At one point, I thought I had it for voice and then I met someone who really did have IT. It wasn't just the time she put in, but the entire way she trained. She would do things for practice that just bored the skull off of me.

    I was lucky to realize that I just didn't WANT that level of commitment. That I'm ok being 1-in-a-thousand, while she is driven to be 1-in-10-million.

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  11. #32

    Default Re: Natural talent vs practice

    Quote Originally Posted by dhergert View Post
    Educators, especially educators of young-age students can elaborate on this better than I, but there is a period in child development which is the ideal learning period for learning spoken languages.
    On the other hand: I taught piano lessons for about fifteen years, and I noticed that a child who starts when they're eight or nine years old (past the age for quickly learning new languages, I believe) would quickly catch up to where those who had started at age six were. (Just sayin', for conversational purposes.)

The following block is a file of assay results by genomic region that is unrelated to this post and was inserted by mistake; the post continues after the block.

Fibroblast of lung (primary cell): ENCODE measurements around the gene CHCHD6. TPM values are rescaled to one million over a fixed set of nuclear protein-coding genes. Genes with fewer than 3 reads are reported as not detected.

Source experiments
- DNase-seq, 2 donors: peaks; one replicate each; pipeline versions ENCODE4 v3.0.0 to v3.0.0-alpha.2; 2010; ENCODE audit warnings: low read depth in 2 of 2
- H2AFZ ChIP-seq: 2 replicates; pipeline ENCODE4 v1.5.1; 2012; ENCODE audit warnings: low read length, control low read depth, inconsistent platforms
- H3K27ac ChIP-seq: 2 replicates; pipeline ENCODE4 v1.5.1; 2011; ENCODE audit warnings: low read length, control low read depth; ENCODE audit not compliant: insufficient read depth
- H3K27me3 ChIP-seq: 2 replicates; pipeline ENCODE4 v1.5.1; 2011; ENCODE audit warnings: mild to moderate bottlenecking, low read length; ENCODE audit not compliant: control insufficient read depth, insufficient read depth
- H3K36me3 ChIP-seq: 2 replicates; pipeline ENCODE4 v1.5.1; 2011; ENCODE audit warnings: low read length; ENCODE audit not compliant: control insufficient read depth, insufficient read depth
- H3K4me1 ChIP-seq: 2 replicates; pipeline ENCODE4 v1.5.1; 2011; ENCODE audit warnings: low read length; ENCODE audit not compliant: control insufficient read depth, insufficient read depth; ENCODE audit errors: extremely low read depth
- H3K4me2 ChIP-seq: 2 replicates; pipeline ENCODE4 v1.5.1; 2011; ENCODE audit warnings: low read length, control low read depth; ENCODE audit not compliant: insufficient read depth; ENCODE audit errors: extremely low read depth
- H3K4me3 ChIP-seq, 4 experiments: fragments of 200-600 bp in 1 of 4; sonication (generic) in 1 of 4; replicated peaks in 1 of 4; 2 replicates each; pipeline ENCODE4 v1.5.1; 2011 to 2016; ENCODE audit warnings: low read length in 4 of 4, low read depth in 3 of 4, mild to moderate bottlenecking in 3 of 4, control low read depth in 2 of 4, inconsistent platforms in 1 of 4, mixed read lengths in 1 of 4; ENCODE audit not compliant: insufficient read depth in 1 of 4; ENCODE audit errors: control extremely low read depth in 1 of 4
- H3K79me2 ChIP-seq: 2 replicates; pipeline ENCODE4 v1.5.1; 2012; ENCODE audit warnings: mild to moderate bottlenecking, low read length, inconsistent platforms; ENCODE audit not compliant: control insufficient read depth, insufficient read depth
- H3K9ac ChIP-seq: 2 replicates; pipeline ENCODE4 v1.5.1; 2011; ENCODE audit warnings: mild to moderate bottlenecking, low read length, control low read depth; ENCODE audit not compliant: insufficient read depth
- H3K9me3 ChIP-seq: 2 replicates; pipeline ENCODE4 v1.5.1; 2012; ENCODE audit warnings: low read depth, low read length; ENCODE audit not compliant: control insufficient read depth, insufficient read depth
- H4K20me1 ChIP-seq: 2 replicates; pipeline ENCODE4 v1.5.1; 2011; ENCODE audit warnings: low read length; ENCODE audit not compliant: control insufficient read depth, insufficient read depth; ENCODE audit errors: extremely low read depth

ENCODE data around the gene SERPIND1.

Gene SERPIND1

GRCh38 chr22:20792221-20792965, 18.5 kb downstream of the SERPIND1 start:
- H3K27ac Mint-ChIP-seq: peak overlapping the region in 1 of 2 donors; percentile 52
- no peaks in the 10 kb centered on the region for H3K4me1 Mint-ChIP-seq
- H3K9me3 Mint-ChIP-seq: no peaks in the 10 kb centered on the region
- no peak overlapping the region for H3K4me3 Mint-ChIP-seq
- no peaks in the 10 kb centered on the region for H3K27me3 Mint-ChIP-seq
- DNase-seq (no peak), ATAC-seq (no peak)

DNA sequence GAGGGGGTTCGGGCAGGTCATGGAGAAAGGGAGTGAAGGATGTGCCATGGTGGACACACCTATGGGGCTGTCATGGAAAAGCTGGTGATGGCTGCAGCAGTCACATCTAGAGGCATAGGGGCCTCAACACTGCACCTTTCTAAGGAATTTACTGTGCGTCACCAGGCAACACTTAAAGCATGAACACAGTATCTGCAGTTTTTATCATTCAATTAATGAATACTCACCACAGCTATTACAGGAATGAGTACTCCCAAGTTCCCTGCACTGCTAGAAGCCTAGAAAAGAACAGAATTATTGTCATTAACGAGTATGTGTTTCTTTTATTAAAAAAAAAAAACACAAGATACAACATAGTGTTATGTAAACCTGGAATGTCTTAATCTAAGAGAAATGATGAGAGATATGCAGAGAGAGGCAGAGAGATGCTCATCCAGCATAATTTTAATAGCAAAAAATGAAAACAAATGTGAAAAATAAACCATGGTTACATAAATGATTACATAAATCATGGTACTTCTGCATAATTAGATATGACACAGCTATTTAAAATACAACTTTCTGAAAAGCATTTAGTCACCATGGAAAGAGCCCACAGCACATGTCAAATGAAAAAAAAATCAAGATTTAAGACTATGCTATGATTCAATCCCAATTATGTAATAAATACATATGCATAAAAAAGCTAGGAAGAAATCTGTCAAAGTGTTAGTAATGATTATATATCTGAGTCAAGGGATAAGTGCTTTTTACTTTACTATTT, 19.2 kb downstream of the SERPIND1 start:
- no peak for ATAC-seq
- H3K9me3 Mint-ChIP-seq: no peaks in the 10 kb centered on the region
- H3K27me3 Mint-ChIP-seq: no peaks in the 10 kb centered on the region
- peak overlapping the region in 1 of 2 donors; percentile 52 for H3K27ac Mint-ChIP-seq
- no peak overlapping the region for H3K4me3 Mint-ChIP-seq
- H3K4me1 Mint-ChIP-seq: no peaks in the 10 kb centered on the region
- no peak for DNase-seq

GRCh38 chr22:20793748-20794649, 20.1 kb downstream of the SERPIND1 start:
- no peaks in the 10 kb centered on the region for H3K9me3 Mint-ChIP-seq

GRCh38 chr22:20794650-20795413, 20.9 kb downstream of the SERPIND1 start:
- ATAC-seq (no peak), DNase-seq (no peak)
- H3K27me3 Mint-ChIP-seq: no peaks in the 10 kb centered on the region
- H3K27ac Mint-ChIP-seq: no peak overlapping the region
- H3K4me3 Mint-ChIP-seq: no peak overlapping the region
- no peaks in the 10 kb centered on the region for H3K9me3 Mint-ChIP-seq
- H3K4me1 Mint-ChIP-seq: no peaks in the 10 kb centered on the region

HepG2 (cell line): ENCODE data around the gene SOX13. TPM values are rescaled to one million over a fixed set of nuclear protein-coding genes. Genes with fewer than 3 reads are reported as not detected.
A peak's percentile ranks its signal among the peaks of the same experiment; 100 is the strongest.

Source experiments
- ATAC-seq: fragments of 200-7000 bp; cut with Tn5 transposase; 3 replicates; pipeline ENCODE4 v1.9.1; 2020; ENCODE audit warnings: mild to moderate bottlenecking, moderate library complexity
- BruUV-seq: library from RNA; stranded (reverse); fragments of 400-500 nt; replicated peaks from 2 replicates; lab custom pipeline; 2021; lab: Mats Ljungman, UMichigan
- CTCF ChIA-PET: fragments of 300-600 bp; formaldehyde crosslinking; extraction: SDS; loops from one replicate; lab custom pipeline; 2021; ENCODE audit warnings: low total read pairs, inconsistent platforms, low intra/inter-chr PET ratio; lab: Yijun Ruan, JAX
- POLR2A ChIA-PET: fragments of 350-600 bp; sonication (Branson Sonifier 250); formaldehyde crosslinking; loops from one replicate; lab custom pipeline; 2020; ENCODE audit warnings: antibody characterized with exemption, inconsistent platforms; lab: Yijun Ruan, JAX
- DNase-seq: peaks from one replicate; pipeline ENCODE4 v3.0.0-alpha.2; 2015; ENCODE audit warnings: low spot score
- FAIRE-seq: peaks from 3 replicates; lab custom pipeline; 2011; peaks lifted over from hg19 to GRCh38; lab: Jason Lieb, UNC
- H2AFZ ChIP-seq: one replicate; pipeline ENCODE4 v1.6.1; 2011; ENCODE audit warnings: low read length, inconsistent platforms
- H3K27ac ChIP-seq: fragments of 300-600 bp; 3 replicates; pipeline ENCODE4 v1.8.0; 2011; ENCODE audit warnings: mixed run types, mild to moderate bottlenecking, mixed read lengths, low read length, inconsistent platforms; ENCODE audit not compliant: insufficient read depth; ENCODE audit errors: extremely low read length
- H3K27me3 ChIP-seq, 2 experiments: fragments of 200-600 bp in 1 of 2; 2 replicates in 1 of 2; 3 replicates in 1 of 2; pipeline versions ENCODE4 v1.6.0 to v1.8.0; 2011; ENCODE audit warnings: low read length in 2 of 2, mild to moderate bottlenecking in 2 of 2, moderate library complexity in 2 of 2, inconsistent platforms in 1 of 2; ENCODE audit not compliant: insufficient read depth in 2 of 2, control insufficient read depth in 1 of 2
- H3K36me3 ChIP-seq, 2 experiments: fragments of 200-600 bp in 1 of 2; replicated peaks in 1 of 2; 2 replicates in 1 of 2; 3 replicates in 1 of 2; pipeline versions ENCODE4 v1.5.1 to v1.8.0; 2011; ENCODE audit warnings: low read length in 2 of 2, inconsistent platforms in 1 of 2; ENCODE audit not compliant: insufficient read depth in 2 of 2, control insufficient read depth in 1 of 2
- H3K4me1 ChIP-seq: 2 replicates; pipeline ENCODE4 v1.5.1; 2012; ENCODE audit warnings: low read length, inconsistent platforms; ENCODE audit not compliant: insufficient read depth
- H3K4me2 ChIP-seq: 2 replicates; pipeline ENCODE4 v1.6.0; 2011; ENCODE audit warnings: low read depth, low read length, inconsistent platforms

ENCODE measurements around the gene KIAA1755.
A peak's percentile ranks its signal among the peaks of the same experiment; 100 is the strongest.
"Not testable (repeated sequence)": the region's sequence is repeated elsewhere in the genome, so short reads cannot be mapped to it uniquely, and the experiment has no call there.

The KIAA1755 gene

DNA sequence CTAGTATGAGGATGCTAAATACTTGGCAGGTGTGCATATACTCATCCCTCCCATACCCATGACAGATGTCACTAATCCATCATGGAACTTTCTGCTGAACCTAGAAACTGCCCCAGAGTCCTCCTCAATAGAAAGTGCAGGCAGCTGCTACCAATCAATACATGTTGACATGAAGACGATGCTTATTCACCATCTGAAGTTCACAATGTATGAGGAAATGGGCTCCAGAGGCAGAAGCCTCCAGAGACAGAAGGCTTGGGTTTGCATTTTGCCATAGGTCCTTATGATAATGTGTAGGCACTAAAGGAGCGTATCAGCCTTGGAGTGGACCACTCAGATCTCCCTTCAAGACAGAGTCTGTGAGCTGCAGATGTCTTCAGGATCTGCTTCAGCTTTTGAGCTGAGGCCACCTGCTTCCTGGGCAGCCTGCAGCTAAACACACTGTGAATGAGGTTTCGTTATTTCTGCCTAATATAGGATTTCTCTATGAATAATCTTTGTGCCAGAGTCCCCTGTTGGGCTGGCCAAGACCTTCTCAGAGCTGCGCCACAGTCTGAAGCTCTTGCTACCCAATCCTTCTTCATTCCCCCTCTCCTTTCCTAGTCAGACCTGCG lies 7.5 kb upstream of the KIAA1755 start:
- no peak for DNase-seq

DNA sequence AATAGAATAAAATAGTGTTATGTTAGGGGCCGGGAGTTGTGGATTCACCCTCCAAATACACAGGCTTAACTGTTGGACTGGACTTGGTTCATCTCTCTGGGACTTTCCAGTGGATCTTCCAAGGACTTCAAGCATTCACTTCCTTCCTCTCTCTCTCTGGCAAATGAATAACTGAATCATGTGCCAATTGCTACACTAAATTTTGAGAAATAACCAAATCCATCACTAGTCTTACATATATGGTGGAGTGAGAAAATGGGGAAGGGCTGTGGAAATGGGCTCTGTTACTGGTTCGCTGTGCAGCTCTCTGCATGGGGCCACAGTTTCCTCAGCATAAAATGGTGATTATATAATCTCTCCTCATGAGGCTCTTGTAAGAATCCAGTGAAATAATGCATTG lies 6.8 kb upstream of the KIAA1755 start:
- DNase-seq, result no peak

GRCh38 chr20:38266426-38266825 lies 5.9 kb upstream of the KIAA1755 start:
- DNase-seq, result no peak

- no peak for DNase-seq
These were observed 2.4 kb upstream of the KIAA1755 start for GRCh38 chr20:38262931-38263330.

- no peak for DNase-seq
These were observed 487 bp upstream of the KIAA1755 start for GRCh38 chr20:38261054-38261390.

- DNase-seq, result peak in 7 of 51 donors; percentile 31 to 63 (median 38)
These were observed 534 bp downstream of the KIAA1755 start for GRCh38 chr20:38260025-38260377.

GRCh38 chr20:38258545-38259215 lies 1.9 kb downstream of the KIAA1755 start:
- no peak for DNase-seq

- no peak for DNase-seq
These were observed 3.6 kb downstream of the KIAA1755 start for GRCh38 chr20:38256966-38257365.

Quote Originally Posted by DevanBennett View Post
    Another factor: people who become world-class musicians (or athletes or anything) LOVE to practice. There is a drive to excel that keeps them willingly doing things that normal people hate for amounts of time that normal people don't even comprehend.
    That became obvious to me when my now-adult children were deciding on careers, and nobody wanted to go into music because they all realized that they weren't like Dad given some free time, practising scales for hours wasn't their activity of choice.